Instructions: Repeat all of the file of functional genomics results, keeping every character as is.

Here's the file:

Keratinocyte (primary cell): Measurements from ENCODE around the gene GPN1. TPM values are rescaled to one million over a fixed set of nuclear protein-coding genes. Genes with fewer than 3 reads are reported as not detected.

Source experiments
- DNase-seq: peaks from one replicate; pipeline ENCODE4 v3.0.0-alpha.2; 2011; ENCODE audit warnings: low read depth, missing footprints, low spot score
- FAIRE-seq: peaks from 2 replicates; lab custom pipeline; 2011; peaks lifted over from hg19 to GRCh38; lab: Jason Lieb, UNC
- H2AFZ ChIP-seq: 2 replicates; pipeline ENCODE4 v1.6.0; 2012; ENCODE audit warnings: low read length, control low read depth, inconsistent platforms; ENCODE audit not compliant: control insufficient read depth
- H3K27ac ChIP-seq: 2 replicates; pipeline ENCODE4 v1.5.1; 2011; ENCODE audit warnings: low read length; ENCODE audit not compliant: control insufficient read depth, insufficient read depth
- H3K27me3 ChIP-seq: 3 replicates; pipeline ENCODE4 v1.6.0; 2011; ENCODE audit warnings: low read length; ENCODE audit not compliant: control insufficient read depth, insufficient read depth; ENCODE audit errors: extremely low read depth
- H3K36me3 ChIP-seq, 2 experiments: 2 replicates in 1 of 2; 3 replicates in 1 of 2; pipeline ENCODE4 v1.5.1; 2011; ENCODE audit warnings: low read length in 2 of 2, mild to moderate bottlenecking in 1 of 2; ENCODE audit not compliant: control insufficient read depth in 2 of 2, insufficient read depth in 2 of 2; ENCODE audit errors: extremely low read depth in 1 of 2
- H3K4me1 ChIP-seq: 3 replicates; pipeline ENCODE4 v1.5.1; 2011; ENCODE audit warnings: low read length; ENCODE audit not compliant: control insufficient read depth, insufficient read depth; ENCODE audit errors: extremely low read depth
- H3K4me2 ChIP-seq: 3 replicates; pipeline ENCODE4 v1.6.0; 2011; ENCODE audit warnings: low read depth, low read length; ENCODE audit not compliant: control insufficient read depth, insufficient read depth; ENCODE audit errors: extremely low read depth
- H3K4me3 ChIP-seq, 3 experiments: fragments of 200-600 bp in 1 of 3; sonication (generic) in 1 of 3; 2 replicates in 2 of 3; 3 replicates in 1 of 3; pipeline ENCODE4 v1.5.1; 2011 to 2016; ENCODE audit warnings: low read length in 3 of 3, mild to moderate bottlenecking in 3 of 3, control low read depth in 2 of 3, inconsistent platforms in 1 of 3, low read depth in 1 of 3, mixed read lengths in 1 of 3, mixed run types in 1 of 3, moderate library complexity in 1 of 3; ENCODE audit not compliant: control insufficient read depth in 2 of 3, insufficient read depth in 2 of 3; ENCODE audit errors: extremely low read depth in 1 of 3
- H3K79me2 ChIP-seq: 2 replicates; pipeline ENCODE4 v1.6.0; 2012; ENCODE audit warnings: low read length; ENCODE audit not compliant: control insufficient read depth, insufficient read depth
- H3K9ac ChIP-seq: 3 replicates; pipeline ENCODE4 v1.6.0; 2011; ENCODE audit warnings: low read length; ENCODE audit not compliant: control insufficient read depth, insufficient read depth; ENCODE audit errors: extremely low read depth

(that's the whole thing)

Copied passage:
Keratinocyte (primary cell): Measurements from ENCODE around the gene GPN1. TPM values are rescaled to one million over a fixed set of nuclear protein-coding genes. Genes with fewer than 3 reads are reported as not detected.

Source experiments
- DNase-seq: peaks from one replicate; pipeline ENCODE4 v3.0.0-alpha.2; 2011; ENCODE audit warnings: low read depth, missing footprints, low spot score
- FAIRE-seq: peaks from 2 replicates; lab custom pipeline; 2011; peaks lifted over from hg19 to GRCh38; lab: Jason Lieb, UNC
- H2AFZ ChIP-seq: 2 replicates; pipeline ENCODE4 v1.6.0; 2012; ENCODE audit warnings: low read length, control low read depth, inconsistent platforms; ENCODE audit not compliant: control insufficient read depth
- H3K27ac ChIP-seq: 2 replicates; pipeline ENCODE4 v1.5.1; 2011; ENCODE audit warnings: low read length; ENCODE audit not compliant: control insufficient read depth, insufficient read depth
- H3K27me3 ChIP-seq: 3 replicates; pipeline ENCODE4 v1.6.0; 2011; ENCODE audit warnings: low read length; ENCODE audit not compliant: control insufficient read depth, insufficient read depth; ENCODE audit errors: extremely low read depth
- H3K36me3 ChIP-seq, 2 experiments: 2 replicates in 1 of 2; 3 replicates in 1 of 2; pipeline ENCODE4 v1.5.1; 2011; ENCODE audit warnings: low read length in 2 of 2, mild to moderate bottlenecking in 1 of 2; ENCODE audit not compliant: control insufficient read depth in 2 of 2, insufficient read depth in 2 of 2; ENCODE audit errors: extremely low read depth in 1 of 2
- H3K4me1 ChIP-seq: 3 replicates; pipeline ENCODE4 v1.5.1; 2011; ENCODE audit warnings: low read length; ENCODE audit not compliant: control insufficient read depth, insufficient read depth; ENCODE audit errors: extremely low read depth
- H3K4me2 ChIP-seq: 3 replicates; pipeline ENCODE4 v1.6.0; 2011; ENCODE audit warnings: low read depth, low read length; ENCODE audit not compliant: control insufficient read depth, insufficient read depth; ENCODE audit errors: extremely low read depth
- H3K4me3 ChIP-seq, 3 experiments: fragments of 200-600 bp in 1 of 3; sonication (generic) in 1 of 3; 2 replicates in 2 of 3; 3 replicates in 1 of 3; pipeline ENCODE4 v1.5.1; 2011 to 2016; ENCODE audit warnings: low read length in 3 of 3, mild to moderate bottlenecking in 3 of 3, control low read depth in 2 of 3, inconsistent platforms in 1 of 3, low read depth in 1 of 3, mixed read lengths in 1 of 3, mixed run types in 1 of 3, moderate library complexity in 1 of 3; ENCODE audit not compliant: control insufficient read depth in 2 of 3, insufficient read depth in 2 of 3; ENCODE audit errors: extremely low read depth in 1 of 3
- H3K79me2 ChIP-seq: 2 replicates; pipeline ENCODE4 v1.6.0; 2012; ENCODE audit warnings: low read length; ENCODE audit not compliant: control insufficient read depth, insufficient read depth
- H3K9ac ChIP-seq: 3 replicates; pipeline ENCODE4 v1.6.0; 2011; ENCODE audit warnings: low read length; ENCODE audit not compliant: control insufficient read depth, insufficient read depth; ENCODE audit errors: extremely low read depth